All outflows already execute a helix vortex flow when entering the cyclone chamber, a rotational movement vertical to the direction of flow, which has a stabilising effect and facilitates a high contact rate. Added to this is the fact that the regeneration of a cyclone further accelerates all vortices and therefore permits a loosening high frequency pressure pulsation. A flow pattern with high flow at the edges is created on entry in the main pipe, so that fluid on the periphery is wrenched to the centre, keeping the outer wall of the main pipe clean of debris.
The generation of all vortices takes place before adding the additive; loss of up to 70 % of the available pressure difference is accepted. Cavitations form shatter water clusters here as well as solid agglomerations in the case of process water to increases the specific surfaces of the suspension which improve the chemical reactivity. All contiguous areas have very high flow velocities in fluid preparation, in the additive dosing zone through to the outlet in the main stream. Depositions interfering processes can be ruled out in the ecowirl.
If one considers the requirements for a rapid steady chemical reaction, one knows that the contact rate and the degree of fragmentation are decisive. The degree of fragmentation is increased during the vortex generation by cavitation effects on the ingoing stream and by separating and stretching loosening pulsations for the polymer chains in the preliminary mixing chamber.
The vortices rubbing one another will stretch tangled polymer chains so that the charged surface is exposed and already preloaded with process water ingredients. This reduces the tendency for renewed tangling in the main stream, enabling to create a surface with high load capacity. This possibly explains the considerable improvements in polymer performance as well as an improved paper web clarity we observed in individual cases.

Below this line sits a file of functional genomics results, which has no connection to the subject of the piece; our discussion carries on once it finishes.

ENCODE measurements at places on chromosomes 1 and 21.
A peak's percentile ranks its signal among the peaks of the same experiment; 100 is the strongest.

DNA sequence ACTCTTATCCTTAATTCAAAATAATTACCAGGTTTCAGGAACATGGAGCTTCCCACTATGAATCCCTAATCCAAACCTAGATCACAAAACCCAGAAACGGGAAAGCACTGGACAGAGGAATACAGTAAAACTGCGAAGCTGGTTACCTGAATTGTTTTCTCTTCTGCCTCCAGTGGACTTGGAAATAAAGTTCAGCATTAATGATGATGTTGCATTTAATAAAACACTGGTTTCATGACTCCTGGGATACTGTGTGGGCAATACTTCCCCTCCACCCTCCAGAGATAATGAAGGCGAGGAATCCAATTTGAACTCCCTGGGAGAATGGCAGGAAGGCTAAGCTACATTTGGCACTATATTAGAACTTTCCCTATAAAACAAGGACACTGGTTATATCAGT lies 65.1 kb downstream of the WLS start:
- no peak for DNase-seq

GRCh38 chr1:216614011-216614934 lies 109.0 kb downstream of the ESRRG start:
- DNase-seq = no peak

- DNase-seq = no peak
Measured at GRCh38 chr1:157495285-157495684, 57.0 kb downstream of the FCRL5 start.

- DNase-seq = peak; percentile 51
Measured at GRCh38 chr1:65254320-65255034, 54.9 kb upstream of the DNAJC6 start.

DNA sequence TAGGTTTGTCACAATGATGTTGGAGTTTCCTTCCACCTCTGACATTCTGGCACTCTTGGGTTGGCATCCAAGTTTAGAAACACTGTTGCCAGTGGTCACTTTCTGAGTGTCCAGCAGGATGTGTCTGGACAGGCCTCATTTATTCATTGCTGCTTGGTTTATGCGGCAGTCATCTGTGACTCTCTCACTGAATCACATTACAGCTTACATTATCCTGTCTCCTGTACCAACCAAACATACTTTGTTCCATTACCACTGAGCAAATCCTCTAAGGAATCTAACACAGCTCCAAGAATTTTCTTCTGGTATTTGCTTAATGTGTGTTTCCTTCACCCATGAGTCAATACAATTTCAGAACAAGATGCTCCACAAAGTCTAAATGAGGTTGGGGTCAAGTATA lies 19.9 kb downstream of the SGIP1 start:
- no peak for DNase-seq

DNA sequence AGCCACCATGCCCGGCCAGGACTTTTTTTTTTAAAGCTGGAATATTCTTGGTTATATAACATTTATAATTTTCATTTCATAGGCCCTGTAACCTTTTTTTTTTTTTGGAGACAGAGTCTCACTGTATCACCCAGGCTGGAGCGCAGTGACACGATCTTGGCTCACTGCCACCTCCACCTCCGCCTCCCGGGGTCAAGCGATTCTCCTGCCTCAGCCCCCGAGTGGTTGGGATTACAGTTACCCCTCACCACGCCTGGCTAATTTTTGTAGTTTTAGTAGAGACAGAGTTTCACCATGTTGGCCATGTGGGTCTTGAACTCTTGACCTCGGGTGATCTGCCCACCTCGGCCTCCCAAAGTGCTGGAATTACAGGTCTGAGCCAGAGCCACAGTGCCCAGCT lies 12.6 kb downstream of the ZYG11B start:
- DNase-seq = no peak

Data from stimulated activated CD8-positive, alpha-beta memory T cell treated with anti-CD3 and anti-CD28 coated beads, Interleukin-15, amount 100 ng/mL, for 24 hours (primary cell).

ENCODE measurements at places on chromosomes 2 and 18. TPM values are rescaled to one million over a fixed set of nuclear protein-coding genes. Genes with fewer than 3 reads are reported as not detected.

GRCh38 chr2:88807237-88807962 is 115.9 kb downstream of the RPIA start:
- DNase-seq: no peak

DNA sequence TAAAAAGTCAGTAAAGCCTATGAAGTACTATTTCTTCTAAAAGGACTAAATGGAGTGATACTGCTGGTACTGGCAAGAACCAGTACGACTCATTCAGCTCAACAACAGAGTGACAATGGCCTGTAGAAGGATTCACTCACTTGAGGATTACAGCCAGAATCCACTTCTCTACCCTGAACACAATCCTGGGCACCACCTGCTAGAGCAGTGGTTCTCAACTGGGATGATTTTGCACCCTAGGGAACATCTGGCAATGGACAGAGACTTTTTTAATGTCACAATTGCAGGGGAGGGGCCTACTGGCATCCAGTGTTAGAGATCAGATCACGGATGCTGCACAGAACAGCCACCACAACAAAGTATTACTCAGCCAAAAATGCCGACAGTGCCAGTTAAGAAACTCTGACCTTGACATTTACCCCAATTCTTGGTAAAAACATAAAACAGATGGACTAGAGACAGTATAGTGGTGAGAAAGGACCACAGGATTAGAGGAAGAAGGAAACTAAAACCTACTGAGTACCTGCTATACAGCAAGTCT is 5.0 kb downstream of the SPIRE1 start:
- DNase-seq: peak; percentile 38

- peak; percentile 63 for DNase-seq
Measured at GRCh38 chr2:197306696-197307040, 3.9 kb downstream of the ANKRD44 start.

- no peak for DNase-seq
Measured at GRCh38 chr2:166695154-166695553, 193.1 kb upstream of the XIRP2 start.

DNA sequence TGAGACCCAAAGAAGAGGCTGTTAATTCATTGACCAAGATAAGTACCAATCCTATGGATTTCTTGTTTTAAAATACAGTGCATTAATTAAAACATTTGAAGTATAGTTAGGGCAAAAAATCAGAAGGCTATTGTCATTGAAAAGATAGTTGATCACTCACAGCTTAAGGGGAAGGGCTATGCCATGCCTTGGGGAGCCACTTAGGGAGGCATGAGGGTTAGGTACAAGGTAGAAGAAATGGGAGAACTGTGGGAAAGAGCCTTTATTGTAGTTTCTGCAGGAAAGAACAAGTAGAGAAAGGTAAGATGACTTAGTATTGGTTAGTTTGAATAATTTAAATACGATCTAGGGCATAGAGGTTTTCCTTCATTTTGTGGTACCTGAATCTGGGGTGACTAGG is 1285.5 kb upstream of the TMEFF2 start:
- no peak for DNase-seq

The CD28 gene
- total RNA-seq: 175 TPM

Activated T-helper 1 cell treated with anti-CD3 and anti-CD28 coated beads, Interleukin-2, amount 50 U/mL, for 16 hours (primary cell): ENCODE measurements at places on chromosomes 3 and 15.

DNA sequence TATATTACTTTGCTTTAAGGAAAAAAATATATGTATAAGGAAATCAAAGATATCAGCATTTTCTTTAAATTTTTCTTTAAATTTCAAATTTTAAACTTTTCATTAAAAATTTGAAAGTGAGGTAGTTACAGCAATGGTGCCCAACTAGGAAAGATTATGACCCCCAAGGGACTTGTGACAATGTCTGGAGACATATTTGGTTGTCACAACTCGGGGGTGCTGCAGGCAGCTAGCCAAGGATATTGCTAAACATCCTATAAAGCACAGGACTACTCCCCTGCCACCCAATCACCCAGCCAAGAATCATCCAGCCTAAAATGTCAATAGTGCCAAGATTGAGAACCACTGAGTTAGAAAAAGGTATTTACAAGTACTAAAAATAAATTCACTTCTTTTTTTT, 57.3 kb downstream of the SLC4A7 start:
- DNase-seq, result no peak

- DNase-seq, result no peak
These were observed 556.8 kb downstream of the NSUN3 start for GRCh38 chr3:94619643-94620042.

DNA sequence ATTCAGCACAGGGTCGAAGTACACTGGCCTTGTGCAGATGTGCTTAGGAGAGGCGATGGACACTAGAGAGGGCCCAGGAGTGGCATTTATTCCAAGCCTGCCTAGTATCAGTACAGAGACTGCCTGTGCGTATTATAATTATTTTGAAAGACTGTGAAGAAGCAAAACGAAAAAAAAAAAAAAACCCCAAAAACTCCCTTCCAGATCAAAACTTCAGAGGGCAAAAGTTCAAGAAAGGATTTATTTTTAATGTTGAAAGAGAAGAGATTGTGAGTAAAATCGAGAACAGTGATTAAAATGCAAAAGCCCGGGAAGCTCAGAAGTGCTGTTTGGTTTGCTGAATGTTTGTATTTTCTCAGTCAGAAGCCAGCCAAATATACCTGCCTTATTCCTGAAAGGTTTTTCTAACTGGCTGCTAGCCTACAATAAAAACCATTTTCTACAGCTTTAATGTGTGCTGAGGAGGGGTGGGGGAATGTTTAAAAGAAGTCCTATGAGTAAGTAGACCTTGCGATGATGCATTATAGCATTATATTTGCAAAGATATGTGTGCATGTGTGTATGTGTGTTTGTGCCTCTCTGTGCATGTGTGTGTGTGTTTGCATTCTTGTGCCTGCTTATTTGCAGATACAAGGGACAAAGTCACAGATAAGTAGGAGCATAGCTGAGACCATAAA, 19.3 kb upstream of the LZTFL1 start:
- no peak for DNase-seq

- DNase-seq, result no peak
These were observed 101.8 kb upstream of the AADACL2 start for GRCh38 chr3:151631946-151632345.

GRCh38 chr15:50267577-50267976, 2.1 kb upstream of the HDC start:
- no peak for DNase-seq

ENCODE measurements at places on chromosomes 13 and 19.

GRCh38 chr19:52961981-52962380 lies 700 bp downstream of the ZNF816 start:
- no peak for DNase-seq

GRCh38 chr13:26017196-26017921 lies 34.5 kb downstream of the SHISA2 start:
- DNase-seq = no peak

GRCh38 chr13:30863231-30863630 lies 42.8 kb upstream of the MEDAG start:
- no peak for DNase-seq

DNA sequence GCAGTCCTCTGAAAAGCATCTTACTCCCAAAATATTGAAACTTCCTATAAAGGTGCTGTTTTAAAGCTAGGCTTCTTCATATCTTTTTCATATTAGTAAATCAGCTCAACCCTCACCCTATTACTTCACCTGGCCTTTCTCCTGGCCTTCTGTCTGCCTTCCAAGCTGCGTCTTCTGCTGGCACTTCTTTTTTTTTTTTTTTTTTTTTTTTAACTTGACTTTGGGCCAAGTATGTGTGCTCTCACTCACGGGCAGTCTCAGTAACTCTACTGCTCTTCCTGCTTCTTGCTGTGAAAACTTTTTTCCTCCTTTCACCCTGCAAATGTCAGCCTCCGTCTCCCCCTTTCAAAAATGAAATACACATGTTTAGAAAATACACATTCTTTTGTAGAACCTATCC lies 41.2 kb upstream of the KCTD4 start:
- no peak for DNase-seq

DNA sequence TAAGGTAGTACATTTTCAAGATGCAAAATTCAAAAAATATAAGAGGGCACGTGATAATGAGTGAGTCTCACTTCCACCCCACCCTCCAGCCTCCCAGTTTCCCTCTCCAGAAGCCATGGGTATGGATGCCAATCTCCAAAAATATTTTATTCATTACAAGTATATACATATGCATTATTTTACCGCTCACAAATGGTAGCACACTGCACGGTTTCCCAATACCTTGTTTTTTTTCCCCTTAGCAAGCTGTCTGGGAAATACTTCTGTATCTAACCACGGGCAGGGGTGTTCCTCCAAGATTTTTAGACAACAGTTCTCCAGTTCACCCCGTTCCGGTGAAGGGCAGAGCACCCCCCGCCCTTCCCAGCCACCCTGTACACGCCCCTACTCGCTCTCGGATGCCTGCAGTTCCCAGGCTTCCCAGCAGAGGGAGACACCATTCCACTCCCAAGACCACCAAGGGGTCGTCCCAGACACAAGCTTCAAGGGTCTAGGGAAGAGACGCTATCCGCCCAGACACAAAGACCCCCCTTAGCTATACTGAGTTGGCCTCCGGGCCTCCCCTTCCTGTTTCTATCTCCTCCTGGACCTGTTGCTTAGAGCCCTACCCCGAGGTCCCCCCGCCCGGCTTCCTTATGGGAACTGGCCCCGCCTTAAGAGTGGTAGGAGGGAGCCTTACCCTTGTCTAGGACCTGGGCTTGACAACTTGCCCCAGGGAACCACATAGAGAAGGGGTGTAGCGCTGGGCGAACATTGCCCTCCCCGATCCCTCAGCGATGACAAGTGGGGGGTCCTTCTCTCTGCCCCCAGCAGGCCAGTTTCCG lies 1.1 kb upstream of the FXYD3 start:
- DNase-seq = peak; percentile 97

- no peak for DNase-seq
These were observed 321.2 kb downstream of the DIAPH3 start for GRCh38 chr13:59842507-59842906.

The polymer is added when all vortices have been applied. With several thousand slowly increasing pressure pulsations and high contact rates in the pre-mixing chamber, the additive is blended into the dilution stream. The ecowirl m mixing procedure takes 500 msec only (sterile additive with a solid content of < 50 %).
Long chain, charged polymers are certainly the greatest challenge for an ecowirl m mixing dosing feeder. If a system will control reliable the mixing just before the head-box, then a number of additional applications in our industry are conceivable. Perhaps new possibilities will arise for the additive manufacturers if less consideration needs to be paid to the problems of blending.
Charged polymer chains benefit in particular from stretching effects that are increasing the specific surface of the polymers. Additives i. e. biocides, act on a high specific surface and do not need to break down poorly distributed organically sound structures. The fact that a good mixing procedure enables more even colouring also applies to dyes and pigments.